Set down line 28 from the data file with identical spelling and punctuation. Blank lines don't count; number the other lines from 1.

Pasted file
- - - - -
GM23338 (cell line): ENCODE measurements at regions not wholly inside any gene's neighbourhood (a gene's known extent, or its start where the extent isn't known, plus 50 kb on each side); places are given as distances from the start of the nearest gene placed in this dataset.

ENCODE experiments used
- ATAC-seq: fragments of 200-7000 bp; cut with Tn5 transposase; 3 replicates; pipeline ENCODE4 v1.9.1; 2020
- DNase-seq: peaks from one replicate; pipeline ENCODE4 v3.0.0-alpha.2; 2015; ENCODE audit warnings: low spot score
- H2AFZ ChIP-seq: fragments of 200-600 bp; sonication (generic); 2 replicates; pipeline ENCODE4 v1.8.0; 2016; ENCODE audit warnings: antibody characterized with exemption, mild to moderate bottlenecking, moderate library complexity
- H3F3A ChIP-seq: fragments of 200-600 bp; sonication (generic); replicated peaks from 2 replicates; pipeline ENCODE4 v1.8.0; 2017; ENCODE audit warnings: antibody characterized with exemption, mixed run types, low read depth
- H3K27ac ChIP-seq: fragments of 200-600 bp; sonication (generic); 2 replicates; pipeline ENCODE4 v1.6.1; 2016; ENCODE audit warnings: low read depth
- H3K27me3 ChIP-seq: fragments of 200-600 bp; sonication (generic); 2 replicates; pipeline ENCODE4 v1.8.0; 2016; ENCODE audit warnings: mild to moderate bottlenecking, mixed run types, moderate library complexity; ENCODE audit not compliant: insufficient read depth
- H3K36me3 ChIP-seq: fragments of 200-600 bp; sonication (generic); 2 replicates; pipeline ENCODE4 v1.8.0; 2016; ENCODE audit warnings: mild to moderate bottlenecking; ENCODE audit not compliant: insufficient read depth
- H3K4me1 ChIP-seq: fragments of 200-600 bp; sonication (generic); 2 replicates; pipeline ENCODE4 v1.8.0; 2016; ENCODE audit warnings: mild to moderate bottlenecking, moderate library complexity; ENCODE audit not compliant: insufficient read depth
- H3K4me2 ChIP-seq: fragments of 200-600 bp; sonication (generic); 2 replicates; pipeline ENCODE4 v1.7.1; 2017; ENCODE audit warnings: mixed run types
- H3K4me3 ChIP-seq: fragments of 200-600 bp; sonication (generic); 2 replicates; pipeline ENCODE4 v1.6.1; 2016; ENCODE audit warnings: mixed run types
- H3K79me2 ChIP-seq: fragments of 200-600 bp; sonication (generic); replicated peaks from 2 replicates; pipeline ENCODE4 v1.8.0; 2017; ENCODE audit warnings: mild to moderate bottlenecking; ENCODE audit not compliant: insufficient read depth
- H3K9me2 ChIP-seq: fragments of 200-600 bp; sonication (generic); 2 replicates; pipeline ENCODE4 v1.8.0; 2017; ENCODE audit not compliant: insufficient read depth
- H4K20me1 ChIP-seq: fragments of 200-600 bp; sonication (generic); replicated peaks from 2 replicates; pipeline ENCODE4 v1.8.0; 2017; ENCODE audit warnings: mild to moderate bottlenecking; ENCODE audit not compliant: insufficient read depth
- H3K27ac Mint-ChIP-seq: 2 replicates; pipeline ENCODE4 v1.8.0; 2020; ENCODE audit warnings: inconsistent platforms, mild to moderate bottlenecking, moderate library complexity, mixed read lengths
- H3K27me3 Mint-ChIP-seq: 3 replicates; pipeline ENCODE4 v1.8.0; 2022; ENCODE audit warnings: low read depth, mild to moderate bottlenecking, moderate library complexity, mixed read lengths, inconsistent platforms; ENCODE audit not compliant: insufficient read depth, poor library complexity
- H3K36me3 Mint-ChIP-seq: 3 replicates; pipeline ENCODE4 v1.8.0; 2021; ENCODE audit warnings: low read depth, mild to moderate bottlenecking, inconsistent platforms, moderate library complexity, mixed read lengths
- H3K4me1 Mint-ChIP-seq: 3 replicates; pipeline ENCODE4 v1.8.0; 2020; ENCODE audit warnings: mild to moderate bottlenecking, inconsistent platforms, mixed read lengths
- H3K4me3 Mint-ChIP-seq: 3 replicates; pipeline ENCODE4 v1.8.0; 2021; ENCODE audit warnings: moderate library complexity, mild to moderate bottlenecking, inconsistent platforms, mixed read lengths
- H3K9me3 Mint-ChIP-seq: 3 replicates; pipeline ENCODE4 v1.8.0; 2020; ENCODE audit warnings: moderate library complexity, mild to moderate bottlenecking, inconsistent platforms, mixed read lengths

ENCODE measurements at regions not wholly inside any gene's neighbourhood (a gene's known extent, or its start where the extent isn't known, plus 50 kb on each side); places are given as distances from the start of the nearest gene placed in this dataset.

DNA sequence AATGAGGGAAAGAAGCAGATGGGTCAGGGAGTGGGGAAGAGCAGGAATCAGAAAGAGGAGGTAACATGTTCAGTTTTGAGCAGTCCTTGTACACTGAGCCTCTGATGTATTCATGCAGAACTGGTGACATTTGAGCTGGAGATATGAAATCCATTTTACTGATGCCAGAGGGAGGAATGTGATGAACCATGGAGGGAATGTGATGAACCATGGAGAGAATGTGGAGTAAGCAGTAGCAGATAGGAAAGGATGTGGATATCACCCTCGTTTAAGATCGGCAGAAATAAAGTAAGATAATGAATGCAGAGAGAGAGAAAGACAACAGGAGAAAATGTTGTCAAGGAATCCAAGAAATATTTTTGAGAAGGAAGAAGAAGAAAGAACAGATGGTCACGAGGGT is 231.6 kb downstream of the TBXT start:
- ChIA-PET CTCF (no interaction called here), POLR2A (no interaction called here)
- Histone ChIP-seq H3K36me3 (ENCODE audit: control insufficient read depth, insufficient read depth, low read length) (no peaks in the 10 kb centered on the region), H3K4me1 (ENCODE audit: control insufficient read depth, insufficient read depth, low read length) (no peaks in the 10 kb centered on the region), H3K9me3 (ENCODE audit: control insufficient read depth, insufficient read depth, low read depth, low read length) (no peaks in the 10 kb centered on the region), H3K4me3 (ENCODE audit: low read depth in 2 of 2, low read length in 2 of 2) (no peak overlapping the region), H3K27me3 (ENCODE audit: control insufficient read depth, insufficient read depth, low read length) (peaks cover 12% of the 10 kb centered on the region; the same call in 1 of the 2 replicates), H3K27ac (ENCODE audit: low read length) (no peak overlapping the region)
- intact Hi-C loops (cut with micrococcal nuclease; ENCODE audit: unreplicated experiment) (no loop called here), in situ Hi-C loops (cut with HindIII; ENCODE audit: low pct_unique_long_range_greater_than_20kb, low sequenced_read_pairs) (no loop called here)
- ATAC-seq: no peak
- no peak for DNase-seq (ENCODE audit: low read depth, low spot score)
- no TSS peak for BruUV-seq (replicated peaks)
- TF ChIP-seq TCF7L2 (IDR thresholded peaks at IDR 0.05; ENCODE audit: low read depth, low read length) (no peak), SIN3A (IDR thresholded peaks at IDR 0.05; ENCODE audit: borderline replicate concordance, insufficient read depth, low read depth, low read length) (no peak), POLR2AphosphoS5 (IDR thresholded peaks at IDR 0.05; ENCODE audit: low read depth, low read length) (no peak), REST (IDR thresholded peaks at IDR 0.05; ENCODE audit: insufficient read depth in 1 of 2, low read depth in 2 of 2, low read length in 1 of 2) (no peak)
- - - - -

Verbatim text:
- no peak for DNase-seq (ENCODE audit: low read depth, low spot score)